A quadriga ( Latin quattuor , 'four'), also known in German as a four- in-hand car, is based on the ancient model, a two-wheeled chariot pulled by four draft animals , mostly horses , that are walking next to each other . In contrast, in a Vierspänner the horses in two pairs one after the other tensioned .
In order to be able to harness four horses, two drawbars were attached to the outside of the wagon so that there was space for two horses between the drawbars. At each drawbar there was a pair of horses that pulled its drawbar with a yoke. Since two shafts are quite heavy and bulky, they went to the advent of pulling strings to using only one arm with the yoke to use and stretch the right and left of the two Jochpferde ever a by horse with strands. The pole horses are called "Jugales" after the yoke, the side horses are called "Funali". The tension cords often consisted of hemp ropes , as they are still used today for rural tension.
The harness consisted of a neck strap for the train (like a kumt ) and a waist strap that carries the yoke. The yoke is movably attached to the drawbar with a ring. The neck strap and waist belt are often connected with an ankle strap that runs from the waist belt between the front legs to the neck strap. The harness, especially the neck strap of the pole horses, was made wider and heavier than that of the companion horses. Rear harnesses were also used to stop the car (braking by the draft animals).
Quadriga in art
The quadriga is a common motif in art. A quadriga already appears in the Babylonian "creation myth" Enûma elîsch (IV. Panel, lines 50-58) as a war chariot of Marduk (approx. 600 BC). The quadriga was used primarily in ancient Rome in chariot races and triumphal procession and was often depicted in pictures and statues .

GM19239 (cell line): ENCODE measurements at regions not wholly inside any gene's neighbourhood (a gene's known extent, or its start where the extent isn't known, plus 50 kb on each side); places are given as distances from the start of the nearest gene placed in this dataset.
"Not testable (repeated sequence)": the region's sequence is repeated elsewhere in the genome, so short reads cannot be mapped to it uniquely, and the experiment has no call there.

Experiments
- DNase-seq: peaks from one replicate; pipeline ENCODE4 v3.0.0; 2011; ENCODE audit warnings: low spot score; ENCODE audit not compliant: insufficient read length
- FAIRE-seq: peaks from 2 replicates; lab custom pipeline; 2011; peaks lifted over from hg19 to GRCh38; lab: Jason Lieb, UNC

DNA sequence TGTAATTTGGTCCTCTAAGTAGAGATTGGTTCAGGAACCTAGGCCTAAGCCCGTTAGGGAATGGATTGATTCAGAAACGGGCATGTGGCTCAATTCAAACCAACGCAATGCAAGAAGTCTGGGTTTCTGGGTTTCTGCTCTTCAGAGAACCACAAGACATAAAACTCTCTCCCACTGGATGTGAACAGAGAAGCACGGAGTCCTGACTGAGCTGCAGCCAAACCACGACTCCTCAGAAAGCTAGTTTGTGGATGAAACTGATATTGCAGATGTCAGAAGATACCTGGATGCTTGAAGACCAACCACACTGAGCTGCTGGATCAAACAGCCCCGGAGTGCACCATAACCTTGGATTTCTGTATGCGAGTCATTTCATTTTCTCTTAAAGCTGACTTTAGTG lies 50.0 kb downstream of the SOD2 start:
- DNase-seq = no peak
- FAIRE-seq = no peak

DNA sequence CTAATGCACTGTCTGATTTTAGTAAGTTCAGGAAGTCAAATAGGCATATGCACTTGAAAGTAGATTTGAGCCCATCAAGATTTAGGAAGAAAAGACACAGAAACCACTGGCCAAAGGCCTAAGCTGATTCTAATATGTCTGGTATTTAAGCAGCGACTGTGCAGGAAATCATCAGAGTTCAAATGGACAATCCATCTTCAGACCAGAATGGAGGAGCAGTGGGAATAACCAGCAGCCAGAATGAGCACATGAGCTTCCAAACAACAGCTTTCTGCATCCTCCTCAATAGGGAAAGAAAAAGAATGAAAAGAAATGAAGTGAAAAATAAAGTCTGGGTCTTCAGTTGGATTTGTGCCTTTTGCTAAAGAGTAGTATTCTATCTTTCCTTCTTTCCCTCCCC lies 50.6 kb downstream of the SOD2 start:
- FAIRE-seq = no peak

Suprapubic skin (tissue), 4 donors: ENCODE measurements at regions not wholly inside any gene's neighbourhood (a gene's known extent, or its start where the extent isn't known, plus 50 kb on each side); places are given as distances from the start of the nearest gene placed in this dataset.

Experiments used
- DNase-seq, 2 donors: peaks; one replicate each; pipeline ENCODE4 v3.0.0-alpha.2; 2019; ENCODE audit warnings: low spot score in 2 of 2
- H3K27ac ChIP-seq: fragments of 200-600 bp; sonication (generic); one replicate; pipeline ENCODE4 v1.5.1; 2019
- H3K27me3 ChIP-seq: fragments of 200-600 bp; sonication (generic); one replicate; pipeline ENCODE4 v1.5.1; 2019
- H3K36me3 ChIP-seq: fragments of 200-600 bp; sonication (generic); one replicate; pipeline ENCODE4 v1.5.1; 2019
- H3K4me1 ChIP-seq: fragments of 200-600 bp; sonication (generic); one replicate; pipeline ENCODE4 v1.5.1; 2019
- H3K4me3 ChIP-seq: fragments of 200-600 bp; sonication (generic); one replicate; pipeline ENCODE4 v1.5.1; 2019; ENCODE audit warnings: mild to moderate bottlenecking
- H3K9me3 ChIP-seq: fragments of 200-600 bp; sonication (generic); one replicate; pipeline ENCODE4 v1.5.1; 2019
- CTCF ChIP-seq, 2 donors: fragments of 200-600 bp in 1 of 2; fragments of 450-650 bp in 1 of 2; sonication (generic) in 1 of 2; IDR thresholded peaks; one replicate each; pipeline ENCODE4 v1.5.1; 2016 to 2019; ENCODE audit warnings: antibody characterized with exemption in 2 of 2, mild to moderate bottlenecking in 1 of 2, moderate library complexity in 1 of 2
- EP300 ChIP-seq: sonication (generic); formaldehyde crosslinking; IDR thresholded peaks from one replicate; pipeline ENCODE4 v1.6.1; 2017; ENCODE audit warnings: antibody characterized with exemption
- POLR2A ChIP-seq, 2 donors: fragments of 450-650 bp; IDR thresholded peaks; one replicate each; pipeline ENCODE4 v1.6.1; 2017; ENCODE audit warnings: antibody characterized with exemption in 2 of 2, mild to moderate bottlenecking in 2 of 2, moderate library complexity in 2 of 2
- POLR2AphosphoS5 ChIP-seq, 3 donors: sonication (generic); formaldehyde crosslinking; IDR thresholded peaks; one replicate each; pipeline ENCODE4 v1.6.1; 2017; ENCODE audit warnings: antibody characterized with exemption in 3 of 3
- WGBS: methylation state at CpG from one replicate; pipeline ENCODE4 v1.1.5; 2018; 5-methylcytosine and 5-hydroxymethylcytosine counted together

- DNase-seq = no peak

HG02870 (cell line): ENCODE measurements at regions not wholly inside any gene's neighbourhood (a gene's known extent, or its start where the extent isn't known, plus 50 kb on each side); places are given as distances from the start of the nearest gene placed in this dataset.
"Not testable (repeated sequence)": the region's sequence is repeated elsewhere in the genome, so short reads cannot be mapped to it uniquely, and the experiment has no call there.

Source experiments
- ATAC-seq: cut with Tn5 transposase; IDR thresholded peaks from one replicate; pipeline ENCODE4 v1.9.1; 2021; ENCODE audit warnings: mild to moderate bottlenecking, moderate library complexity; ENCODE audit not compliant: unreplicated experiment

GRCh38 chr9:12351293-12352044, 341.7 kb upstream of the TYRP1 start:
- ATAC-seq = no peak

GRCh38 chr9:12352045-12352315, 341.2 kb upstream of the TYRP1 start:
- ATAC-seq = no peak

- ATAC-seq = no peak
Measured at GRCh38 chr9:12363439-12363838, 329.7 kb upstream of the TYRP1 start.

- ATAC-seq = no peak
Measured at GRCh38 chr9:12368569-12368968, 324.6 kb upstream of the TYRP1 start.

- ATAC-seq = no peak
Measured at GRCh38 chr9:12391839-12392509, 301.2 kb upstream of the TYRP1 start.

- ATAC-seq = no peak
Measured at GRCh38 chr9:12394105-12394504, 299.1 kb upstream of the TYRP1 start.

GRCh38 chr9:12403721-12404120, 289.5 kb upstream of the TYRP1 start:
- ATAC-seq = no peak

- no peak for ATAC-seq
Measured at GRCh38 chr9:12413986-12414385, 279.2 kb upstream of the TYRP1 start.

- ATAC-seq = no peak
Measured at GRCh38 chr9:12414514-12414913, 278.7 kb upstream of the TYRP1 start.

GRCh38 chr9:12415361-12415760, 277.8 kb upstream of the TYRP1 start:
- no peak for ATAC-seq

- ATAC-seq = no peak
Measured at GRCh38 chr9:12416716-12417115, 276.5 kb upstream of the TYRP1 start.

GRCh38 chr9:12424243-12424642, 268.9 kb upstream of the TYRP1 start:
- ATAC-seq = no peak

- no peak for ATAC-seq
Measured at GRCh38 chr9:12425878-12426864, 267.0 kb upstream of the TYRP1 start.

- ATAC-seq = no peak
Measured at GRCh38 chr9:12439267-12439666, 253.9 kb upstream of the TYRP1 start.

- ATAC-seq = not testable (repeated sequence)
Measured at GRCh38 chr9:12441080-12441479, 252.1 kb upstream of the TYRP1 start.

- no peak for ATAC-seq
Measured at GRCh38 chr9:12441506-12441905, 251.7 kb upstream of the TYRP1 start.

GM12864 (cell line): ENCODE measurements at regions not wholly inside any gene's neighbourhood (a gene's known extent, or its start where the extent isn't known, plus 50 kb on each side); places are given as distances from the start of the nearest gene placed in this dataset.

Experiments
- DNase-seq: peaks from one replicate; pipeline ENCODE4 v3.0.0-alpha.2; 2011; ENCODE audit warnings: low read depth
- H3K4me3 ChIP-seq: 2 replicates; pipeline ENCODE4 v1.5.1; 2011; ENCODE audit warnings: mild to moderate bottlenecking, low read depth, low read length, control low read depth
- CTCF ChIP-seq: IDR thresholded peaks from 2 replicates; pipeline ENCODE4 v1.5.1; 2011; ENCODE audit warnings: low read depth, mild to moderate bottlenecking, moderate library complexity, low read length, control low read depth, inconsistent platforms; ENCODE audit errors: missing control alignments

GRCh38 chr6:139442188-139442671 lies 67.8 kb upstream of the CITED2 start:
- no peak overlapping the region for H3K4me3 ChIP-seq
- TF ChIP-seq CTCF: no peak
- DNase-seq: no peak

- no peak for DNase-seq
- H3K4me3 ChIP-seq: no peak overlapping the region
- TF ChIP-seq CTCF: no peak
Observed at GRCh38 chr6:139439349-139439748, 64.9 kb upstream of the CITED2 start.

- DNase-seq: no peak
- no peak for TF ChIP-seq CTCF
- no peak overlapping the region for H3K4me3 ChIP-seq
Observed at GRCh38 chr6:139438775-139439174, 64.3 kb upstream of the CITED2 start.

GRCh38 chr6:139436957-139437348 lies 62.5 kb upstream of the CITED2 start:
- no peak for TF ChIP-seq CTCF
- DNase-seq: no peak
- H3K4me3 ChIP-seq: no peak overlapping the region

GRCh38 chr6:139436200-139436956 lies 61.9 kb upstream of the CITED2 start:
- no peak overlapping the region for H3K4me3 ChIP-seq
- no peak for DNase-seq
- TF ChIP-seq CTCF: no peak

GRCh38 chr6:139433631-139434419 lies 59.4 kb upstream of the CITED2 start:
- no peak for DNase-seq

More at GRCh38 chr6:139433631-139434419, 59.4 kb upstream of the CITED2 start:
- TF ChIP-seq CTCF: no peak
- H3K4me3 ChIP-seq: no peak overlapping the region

The goddess Eirene is often depicted as the driver in art . But you can also find Apollon as a driver in ancient art. The charioteer of Delphi can be named here, although only the reins on one hand indicate that the lost parts were such a team of four.
An authentically transmitted quadriga from antiquity is in the Museum of San Marco and a copy at St. Mark's Basilica in Venice ( horses of San Marco ). Another in the museum of the Qin Shihuangdis mausoleum from the Qin dynasty (221–207 BC; ancient Chinese ). The group of statues of the Quadriga created by Johann Gottfried Schadow on the Brandenburg Gate in Berlin, which was built by Carl Gotthard Langhans in the early classical style , is well known . The Semperoper in Dresden also adorns a quadriga created by Johannes Schilling , which, however , is drawn by panthers . The vestibule of the “ Alte Oper ” in Frankfurt is also adorned with a panther quadriga (1902). It comes from the sculptor Franz Krüger .
Ernst Rietschel's Braunschweiger Quadriga with Brunonia at Braunschweig Castle , executed by Georg Howaldt , was erected in 1863 and destroyed in a fire in 1865 and then again after the Second World War. Since October 23, 2008, a replica of the original Quadriga has stood on the central building of the reconstructed Braunschweig Castle.
Other well-known Quadriga statues are on the Wellington Arch in London , the Arc de Triomphe du Carrousel in Paris , the Monumento a Vittorio Emanuele II and Palazzo di Giustizia in Rome, the Soldiers 'and Sailors' Memorial Arch at the Grand Army Plaza in New York , the Austrian Parliament in Vienna and on the Munich Siegestor ( Bavaria steers a lion team).
Quadriga on the Brandenburg Gate in Berlin
- Ulrike Krenzlin : Johann Gottfried Schadow : The Quadriga: From Prussian Symbol to Monument to the Nation. Frankfurt am Main 1991.
- Friedbert Pflüger : Germany is drifting. The Conservative Revolution discovers its children . Econ, Munich 1994, ISBN 3-430-17471-6 .
- The carriages and chassis of the Greeks and Romans and other ancient peoples Volume 1 , Johann Christian Ginzrot, Stuttgart, 1817, Chapter IV "Von dem Joche", page 46 ff and Chapter V "Of the different types of covering", page 50 ff
- Quadriga at spiegel.de, accessed on January 3, 2017
- Susanne Kilimann, Rasso Knoller, Christian Nowak: Berlin - sights, culture, scene, excursions, tips. 2nd Edition. Trescher Verlag, 2014, ISBN 978-3-89794-269-1 , pp. 382-383.